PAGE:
Make no mistake: Beaterator is not a game. It's a stupidly detailed, powerful - yet usable - piece of music-making software.
It's impossible to review it like a game. Judging the amount of entertainment the average 'gamer' will get from this is like scoring a drum kit out of ten; you're either an enthusiast or you're not.
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Instead we're going to look at Beatorator as a normal drum ki... erm, piece of music making software.
Beaterator is split into two modes; Live Mode and Studio. Live mode (which you can see on the left) is a simple-looking freestyle set-up where you can select a genre of music and then loop eight different tracks - such as drums or synths - on the fly. All the while hip hop extraordinaire, Timbaland - who provides exclusive samples for the game - goes a bit mental in the centre of the screen.
This is an easy and inviting mode to get involved with - and it's also as close to an actual videogame Beaterator gets. Using the d-pad to navigate between tracks and assigning various drum loops, piano rifts and basslines to the four face buttons is simple to get to grips with, and you'll soon have a loop going.
Using the R button to switch genres introduces different musical elements to the tracks, such as secondary drums and hi-hats for drum and base, and scary bass rumbles for dub step craft. The number of actual samples on offer is impressive, though expectedly there's a bias towards hip-hop, house and EDM sounds, with actual instruments taking a back seat.
As simple as the Live mode looks though, there's actually a deep and intimidating piece of kit lurking in the background. With a press of the R button you can switch samples in and out of the track HUD and even record your session and upload it to the Rockstar Social Club.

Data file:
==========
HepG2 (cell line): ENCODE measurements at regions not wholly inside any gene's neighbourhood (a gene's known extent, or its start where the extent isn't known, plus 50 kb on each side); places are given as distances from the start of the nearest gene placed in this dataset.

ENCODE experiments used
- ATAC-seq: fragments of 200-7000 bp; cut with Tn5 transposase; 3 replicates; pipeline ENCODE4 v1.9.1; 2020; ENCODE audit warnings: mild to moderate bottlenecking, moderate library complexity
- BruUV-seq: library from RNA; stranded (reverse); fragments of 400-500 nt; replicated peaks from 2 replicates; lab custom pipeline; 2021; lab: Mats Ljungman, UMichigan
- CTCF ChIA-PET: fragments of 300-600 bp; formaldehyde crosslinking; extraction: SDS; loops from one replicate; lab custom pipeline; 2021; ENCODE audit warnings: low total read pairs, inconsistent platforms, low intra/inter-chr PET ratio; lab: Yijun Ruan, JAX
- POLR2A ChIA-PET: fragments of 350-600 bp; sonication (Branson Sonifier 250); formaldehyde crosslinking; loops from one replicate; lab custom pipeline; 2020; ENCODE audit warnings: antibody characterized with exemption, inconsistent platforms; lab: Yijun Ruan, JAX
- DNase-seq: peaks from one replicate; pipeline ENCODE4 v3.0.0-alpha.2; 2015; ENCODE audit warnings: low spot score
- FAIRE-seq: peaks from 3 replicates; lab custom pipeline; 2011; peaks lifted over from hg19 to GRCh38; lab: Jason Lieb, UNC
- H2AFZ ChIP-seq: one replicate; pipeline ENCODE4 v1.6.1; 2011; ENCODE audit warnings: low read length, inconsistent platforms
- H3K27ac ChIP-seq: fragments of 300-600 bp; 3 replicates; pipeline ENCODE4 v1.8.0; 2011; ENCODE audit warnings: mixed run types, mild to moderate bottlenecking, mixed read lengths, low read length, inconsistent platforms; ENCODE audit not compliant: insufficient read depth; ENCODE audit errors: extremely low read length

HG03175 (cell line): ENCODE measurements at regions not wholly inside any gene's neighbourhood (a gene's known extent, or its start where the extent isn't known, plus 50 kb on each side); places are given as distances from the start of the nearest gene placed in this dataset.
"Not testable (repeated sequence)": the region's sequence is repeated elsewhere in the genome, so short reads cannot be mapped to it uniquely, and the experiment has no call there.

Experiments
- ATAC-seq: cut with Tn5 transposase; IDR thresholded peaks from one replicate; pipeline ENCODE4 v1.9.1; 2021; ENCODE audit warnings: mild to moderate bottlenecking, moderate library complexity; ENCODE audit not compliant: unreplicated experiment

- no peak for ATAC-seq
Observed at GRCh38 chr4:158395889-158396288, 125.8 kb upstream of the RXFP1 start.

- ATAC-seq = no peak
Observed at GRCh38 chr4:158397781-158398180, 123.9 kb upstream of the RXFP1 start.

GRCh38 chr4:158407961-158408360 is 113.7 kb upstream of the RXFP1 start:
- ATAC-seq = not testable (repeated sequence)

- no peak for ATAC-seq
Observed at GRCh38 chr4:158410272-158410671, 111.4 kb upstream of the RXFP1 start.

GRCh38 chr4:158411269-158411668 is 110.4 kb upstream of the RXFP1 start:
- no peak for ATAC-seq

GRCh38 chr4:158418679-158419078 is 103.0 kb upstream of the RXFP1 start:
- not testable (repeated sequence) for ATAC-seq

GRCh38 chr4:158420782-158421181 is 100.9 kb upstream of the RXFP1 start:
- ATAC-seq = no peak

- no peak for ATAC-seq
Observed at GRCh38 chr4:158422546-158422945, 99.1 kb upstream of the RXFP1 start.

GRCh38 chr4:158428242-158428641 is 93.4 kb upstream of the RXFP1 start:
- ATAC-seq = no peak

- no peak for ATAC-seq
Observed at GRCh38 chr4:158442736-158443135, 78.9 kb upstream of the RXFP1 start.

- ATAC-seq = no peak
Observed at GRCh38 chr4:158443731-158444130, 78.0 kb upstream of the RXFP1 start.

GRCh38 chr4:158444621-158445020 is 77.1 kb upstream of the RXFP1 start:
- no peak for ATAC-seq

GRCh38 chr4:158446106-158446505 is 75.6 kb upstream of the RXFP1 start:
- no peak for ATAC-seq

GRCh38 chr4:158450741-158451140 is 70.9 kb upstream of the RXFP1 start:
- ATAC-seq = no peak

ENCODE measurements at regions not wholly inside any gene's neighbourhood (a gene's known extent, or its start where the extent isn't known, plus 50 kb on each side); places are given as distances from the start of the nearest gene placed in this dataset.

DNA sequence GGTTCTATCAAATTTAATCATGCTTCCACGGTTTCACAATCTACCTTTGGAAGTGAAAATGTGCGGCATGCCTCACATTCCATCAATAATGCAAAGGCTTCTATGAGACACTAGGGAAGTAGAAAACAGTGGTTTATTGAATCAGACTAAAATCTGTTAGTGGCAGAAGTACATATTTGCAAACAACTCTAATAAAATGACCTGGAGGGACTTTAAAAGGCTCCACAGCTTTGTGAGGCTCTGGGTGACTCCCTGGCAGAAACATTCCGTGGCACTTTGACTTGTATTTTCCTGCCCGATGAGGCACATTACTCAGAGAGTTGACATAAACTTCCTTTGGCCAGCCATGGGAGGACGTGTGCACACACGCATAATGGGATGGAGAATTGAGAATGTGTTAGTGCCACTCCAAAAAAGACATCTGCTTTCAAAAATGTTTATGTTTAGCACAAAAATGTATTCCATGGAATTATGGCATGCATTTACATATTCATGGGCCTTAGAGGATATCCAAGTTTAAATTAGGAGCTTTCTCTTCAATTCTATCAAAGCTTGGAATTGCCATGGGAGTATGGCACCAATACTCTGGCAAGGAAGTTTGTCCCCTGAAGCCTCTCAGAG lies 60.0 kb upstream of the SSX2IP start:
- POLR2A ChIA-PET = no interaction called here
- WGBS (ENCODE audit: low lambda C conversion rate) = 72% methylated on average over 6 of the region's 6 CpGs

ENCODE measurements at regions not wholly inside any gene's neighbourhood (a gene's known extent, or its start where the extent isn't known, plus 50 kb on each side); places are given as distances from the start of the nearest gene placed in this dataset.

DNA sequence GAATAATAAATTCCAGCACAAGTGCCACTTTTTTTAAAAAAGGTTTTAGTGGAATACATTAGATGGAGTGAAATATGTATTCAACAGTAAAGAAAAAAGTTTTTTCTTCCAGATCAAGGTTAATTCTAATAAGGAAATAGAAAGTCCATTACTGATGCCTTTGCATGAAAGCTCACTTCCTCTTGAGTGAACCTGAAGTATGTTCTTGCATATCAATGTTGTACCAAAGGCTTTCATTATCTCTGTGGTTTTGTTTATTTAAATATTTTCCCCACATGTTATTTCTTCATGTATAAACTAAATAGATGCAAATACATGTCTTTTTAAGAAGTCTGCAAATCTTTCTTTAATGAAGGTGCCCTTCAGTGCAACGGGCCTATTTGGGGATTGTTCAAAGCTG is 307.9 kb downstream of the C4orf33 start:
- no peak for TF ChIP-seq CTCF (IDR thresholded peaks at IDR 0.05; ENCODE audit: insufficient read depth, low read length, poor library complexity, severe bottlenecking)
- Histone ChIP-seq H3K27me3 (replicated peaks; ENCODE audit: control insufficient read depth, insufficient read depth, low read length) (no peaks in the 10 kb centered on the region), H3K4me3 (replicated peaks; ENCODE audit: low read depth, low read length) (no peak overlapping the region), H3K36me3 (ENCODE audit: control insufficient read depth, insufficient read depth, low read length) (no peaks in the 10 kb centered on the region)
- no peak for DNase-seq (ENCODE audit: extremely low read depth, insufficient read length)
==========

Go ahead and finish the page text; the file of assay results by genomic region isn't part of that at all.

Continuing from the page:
Studio mode is the real meat of Beaterator - an intimidating screen of techy music stuff where the simple icons and Timbaland jives are replaced with audio bars and BPM's.
It could be argued that - largely thanks to lack of face buttons and screen space - Beaterator isn't quite as accessible in the studio space as home console efforts such as the excellent MTV Music Generator series, but it certainly holds its own in features.
For a portable music maker, Beaterator's main mode sports an impressive list of functionality; there's a mixer, a drum crafter, effects editor, vocal recorder, loop crafter, sound recorder, melody machine and more. Rockstar Leeds certainly isn't mucking around.
For the non-hip hop stars of the world these features are backed up by an extensive set of Tutorial videos voiced by Timbaland himself. They're presented in a slick fashion and are generally useful for getting your head around the dials, though ultimately rookies are unlikely to master the art with videos alone.
Beaterator is a powerful music creator, no doubt, and if you've actually got the ability and patience to put time into it, you could potentially mix up some pretty high quality tunes - and you can export them as Wav or Midi files.
Users are already pumping out some really impressive tunes with the kit on Rockstar's Social Club site, but disappointingly you can't actually access this through the game itself. For legal reasons exporting your own samples onto the Club is also a big no-no, so forget about unleashing your 'Taz and Beefy' drum and base mix into the public domain.